Ukip leader Paul Nuttall pleaded with his activists to hold their nerves and “keep the faith” as the party launched its local election campaign in Kent with a frank admission it has been suffering a post-Brexit referendum slump and came to collapse last year.
Addressing councillors in the Ukip heartland of Thanet, Nuttall acknowledged it had been “our most difficult year” but urged his supporters to have confidence that politics would return to its territory when Theresa May’s honeymoon period is over.
“Keep the faith in our party. We are going places,” he urged a small audience of party activists at the Walpole Bay Hotel in Margate. “The post-Brexit party is going to be bigger than the pre-Brexit Ukip. We knew this year, regardless of who the leader was, was going to be our most difficult year. But trust me, don’t worry, things will come back to our turf. Hold your nerve.”
He delivered the low-key campaign launch speech amid predictions that Ukip will lose councillors at the local elections on 4 May as its vote is squeezed by pro-Brexit voters turning to the Conservatives. In a sign of its weakened state, Ukip has only managed to find candidates to stand in 48% of seats, compared with 73% at the last comparable election four years ago.
Paul Oakden, the party’s interim chairman, went on to admit how bad things had got for the party last year, revealing that it was close to failure and had to be bailed out by veteran Ukip donor Alan Bown, a former bookmaker who owns a property portfolio.
“I remember all too well how difficult things were at the end of last year and how close we came to falling off the perch,” he said. “As I say, at our most difficult period, when things really did look on the edge, we had no leader, we had an NEC [national executive committee] facing challenges and MEPs challenging each other … We do have a real hero of the party, who kept this party going, and last year kept this party on the tracks. That is Alan Bown.
“There are many people who can say they contributed their part but I can absolutely tell you that without that man this party would not be here today.”
The party has had a turbulent year, losing a string of its senior figures as Ukip struggled to hold itself together following the departure of Nigel Farage as leader. Douglas Carswell, its only MP, quit to go independent, followed by Mark Reckless, another former Tory defector, who left the Ukip Welsh assembly group to ally with his old party.
Diane James, another senior Ukip figure, lasted only 18 days as party leader before quitting and then leaving the party, while the favourite to succeed her, Steven Woolfe, had to withdraw from the contest and then quit the party after getting involved in a brawl with another MEP in the European parliament.
Following Nuttall’s election, the new leader subsequently suffered a bruising campaign to become the new MP for Stoke-on-Trent in a byelection as parts of his CV were questioned and he admitted a claim on his website to have lost close friends at at the Hillsborough tragedy had been wrong.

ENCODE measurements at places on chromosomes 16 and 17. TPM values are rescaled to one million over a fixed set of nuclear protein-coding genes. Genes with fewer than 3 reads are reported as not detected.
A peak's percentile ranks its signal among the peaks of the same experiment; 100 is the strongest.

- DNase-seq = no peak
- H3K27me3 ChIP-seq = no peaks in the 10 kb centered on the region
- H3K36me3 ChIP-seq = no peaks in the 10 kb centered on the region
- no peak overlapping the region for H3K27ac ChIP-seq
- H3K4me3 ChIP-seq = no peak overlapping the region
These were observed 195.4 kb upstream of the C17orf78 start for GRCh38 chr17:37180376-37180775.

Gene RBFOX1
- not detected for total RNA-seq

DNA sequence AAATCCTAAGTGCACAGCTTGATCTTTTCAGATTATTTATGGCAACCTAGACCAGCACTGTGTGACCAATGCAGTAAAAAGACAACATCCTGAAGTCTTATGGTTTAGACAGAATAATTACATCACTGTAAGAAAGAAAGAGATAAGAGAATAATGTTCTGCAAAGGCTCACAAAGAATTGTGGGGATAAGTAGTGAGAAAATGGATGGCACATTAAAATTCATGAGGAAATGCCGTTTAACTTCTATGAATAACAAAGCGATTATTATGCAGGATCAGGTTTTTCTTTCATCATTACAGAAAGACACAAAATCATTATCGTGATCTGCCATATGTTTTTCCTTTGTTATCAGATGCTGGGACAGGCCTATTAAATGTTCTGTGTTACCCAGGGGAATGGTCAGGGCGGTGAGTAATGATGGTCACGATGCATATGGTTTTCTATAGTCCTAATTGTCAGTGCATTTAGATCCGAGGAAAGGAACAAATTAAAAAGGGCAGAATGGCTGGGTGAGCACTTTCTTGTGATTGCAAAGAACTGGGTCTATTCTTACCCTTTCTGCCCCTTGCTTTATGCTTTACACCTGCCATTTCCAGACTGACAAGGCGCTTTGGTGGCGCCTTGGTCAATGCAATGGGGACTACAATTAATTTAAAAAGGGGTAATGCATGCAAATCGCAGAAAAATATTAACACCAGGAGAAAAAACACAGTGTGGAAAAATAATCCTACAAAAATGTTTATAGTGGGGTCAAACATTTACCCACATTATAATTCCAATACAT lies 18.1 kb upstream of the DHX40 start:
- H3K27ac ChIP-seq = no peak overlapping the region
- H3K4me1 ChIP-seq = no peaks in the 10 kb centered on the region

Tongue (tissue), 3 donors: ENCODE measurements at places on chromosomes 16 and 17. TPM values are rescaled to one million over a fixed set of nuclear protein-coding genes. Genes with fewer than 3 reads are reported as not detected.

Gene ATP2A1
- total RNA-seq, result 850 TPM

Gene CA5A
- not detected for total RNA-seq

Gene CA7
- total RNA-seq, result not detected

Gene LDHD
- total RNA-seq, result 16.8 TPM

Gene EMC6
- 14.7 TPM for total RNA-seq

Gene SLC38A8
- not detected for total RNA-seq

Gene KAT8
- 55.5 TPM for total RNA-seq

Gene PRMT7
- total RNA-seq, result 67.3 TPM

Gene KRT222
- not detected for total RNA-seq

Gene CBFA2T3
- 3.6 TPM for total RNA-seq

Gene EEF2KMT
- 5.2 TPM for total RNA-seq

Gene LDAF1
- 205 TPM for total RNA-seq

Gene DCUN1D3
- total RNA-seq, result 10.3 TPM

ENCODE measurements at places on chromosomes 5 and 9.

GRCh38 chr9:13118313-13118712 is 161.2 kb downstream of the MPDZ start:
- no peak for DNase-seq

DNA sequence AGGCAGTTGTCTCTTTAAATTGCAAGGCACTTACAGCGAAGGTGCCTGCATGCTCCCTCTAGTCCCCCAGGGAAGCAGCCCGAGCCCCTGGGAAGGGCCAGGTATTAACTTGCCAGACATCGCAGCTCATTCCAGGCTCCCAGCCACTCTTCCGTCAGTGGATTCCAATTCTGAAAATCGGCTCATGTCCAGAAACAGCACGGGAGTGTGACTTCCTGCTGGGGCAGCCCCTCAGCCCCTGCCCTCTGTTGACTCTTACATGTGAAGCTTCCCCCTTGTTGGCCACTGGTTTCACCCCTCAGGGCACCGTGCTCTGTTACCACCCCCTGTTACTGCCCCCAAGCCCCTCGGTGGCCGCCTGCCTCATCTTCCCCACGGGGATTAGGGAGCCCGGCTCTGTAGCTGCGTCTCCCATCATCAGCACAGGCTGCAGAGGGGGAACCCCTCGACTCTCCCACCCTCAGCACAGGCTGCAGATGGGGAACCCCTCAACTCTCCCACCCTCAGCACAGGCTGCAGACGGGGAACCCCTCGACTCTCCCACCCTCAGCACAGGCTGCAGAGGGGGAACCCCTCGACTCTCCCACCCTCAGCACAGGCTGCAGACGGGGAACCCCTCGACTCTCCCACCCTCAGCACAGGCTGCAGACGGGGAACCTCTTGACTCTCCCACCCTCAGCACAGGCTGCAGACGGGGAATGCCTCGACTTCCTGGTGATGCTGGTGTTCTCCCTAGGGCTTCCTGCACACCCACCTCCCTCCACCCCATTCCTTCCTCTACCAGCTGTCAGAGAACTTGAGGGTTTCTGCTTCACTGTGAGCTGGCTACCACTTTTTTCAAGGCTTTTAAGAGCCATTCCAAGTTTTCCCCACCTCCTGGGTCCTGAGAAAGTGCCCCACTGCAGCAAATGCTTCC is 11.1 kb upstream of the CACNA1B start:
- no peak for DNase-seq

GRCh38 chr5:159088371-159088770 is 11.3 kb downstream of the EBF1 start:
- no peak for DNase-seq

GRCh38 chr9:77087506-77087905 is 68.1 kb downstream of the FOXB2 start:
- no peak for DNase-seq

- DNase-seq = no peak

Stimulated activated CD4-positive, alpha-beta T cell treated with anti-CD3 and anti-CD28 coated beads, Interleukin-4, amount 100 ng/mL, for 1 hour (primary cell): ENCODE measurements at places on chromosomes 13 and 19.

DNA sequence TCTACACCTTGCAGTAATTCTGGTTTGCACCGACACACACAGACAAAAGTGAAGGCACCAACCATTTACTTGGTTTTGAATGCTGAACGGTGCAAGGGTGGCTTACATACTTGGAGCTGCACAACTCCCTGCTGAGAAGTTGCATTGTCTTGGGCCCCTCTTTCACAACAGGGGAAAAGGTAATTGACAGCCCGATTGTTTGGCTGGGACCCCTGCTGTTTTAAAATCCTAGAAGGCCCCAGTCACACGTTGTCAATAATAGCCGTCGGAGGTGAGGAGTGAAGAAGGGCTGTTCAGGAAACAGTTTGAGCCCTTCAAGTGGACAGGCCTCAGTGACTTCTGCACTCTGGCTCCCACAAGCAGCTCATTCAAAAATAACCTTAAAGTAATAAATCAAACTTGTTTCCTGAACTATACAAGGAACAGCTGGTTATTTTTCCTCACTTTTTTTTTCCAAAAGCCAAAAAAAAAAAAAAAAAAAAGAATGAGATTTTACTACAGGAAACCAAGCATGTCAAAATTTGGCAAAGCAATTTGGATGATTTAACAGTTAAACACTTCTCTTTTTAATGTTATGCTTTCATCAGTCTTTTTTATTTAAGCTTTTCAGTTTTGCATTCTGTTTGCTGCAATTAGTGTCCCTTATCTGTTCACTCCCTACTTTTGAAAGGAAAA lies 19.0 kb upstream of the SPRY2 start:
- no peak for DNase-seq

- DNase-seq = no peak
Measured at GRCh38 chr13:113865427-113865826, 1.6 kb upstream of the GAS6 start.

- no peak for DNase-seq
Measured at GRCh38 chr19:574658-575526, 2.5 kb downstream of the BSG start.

On top of that, Arron Banks, the major donor and close ally of Farage, withdrew his backing for the party and announced he would be setting up a new direct democracy movement that could prove a rival for Ukip’s support base.
Following such unstable times, Nuttall said his goal was to make sure the party “stays on the pitch” ready for the moment when the wheels come off May’s plan for Brexit.
He pledged that under his leadership, the party will “go through some changes, many changes” over the summer, including a new structure, new written constitution and a rebrand.
“I think it needs to look more modern, cleaner and for a Ukip in the post-Brexit era,” he said.
Making clear there would be no softening of the party’s line on immigration, the Ukip leader pledged to keep Farage’s proposal for a 50,000 cap on new arrivals per year and put stricter law and order at the heart of his post-Brexit policy offering.
“We will be the only party that is committed to reducing immigration back to 30,000 to 50,000 a year, like it was in the sensible years from the second world war to 1997 when Tony Blair and his cowboys opened up the floodgates,” he said.
In another hardening of Ukip’s rhetoric, Nuttall also signalled he would be speaking more about opposing elements of Islam, using his speech to attack Sharia law, and the idea that women should be “forced to live life hidden behind a veil”.
He has already moved in this direction by appointing Gerard Batten, a London MEP known for his attacks on Islam, as his Brexit spokesman. Batten responded to last month’s terror attack on Westminster by saying “normal non Mohammedans should have a perfectly rational fear of Islam”.
“The terrorists are the van-guard of Mohammedanism. They set out to cow the non-Mohammedan population, so that the ‘moderate Muslims’ can get on establishing Sharia courts, forcing halal food in school and works canteens, and making the authorities look the other way regarding criminal activities for fear of being called racist and Islamophobic,” Batten wrote on his website.